The Income Tax Department, the Central Bureau of Investigation, the Enforcement Directorate, and other investigative agencies, have unearthed over Rs 200 crore in new currency notes from businessmen, hawala operators, and even some politicians, since the intensive crackdown on cash hoarders began in the aftermath of demonetization.
According to media reports, so far, 586 such searches have been conducted by the I-T department which has found Rs 2,900 crore in old and new cash, and gold.
While the government and the agencies tighten the noose around cash hoarders, three pertinent questions arise:
(a) How did so much new currency find its way out of the system in bulk amid tight cash withdrawal, exchange limits and vigilance?
(b) Are the bundles discrete or in sequence?
(c) Is the new cash unearthed in these raids really that big an issue?
The Narendra Modi-led BJP government decommissioned the use of high denomination notes from November 8 midnight, removing 86% currency (in value terms) amounting to nearly Rs 14 lakh crore in Rs 500 and Rs 1,000 notes, overnight. Against this, Rs 4.3 lakh has been released back into the system, only about 30% of the de-legalised amount, which means the cash crunch is far from over.
Former Finance Minister P Chidambaram while taking a dig at the government on demonetization, recently said, “I cannot get a Rs 2,000 note. How did crores in Rs 2,000 notes find their way to individuals being raided all over the country?”
DNA tried to get in touch with several banks to seek answers but all of them refused to comment. One bank, whose representative wished to remain anonymous, said, “We don’t know how it happens; if we did, we would have plugged it.” Others refrained, either saying that they were not the right ones to comment, or that they wouldn’t be able to answer the question correctly.
DNA spoke to an ex-banker of a public sector bank, who didn’t wish to be named either.
“If the Rs 2,000 notes are discrete, it indicates an individual may have deployed 100, or even 1,000 people to stand in a bank queue to get his/ her cash converted in exchange for a commission. This would make up a bundle of new Rs 2,000 notes with a random series,” the person said.
There were several incidents that came to light in the days that followed demonetization where individuals used proxies to exchange their illicit wealth.
However, if the bundles are in a sequence, it would mean they came from within a bank directly, the banker said. “It indicates that people inside the banking system have been conniving and helping out these hoarders.”
A banking analyst, also on the condition of anonymity, echoed his views. “There are loopholes within the system and in the new rules, which are being exploited. Bankers are working in connivance with certain individuals to help them out. Such activities are generally carried out at the branch level; there is no way it can happen without the knowledge of the banking manager,” the analyst said.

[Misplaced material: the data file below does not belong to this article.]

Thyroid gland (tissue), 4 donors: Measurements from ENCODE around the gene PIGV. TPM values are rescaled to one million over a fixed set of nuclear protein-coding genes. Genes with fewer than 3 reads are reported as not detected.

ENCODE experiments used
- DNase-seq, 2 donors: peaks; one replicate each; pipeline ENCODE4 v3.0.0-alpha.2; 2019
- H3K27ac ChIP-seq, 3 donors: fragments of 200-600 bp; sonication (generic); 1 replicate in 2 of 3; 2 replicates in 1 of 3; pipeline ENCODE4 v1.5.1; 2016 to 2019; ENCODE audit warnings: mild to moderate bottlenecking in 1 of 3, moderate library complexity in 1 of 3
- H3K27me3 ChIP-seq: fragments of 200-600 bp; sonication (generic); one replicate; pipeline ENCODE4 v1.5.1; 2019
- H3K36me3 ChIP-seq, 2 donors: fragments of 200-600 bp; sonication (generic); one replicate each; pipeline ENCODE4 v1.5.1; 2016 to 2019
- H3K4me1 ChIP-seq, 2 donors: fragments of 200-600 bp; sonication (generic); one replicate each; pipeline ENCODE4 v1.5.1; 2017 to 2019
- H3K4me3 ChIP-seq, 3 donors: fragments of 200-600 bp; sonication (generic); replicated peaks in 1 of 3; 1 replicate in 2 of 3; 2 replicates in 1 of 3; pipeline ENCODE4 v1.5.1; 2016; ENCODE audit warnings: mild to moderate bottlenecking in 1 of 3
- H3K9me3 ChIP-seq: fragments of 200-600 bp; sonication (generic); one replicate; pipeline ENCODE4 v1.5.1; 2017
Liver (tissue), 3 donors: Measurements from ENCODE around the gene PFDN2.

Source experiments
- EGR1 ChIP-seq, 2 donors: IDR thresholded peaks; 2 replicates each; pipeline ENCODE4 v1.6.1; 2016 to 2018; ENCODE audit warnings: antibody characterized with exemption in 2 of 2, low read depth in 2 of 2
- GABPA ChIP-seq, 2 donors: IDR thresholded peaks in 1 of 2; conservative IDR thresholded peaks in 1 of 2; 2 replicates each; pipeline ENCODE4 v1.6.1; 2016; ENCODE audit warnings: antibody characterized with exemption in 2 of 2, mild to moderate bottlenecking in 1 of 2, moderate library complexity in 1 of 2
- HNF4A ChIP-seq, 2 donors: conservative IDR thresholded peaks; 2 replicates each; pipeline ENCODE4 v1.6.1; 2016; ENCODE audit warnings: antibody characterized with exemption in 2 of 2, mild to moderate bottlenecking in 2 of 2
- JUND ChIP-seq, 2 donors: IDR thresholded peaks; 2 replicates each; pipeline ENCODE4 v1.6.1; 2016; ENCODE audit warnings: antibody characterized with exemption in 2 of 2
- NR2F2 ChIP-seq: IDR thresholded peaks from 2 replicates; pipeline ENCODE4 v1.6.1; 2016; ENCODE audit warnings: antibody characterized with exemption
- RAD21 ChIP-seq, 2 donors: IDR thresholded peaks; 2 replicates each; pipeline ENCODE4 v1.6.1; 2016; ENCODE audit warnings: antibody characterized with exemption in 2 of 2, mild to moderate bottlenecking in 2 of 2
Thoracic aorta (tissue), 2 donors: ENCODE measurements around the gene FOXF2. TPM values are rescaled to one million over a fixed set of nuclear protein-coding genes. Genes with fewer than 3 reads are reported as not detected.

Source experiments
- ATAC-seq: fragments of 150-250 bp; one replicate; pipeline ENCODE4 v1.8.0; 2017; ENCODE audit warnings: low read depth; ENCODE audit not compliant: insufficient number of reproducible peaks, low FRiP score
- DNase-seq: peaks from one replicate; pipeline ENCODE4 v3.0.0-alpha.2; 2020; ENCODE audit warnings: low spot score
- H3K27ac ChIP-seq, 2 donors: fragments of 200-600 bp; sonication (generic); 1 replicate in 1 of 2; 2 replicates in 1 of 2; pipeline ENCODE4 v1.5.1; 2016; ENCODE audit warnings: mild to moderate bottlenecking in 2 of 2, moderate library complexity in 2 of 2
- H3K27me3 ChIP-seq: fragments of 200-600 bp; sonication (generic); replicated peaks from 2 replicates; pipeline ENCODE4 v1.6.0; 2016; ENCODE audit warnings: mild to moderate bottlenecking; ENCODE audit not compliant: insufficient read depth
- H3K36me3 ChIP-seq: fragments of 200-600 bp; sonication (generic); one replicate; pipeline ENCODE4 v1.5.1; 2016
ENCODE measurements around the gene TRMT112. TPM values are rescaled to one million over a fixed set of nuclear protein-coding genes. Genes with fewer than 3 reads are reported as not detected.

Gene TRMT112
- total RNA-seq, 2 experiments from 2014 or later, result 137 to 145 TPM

It would be possible for the investigative agencies to run the series of the bundles through RBI’s records to ascertain which banks or, more specifically, branches were involved in helping out the individuals.
A senior special assistant of the Reserve Bank of India (RBI) was arrested in Bengaluru by the CBI on November 13, for his alleged involvement in currency exchange. Axis Bank has suspended 23 officials, three of its managers were arrested; HDFC sacked four employees including a branch manager, while two of its officials were booked, and an official of Oriental bank of Commerce was arrested and two officials of Syndicate Bank were questioned for facilitating an exchange of old notes into legal tenders after demonetization.
KC Chakrabarty, former RBI deputy governor, holds a contrarian view: “In a country of 125 million people, if Rs 4 lakh crore of new currency is injected, Rs 200 crore held in cash is not a significant amount.” Indians tend to hoard cash whether it was before or after demonetization, he said. However, as the I-T department continues its raids, the amount may go further up in the coming days. “There is no law in the country that prevents individuals from holding cash,” he told DNA.
Which means, holding that cash is not a criminal activity unless proven that it was accumulated by illegal means, such as stealing, drug money, or is undeclared income, he said. He urged that each incident should be treated on a case-to-case basis, and not as undeclared or illicit money unless proven.
About the presence of the new Rs 2,000 notes in the raided cash, he said, “People will always try to hoard cash or any other commodity if it is in short supply. The government has created a situation of cash shortage in the country by demonetizing these bank notes, which will only push people to commit crimes to accumulate cash, he said.
The demonetization exercise was unnecessary and doesn’t serve any purpose, Chakrabarty said. “It should be the responsibility of the government to create an environment where people are deterred from committing crimes and not the inverse.”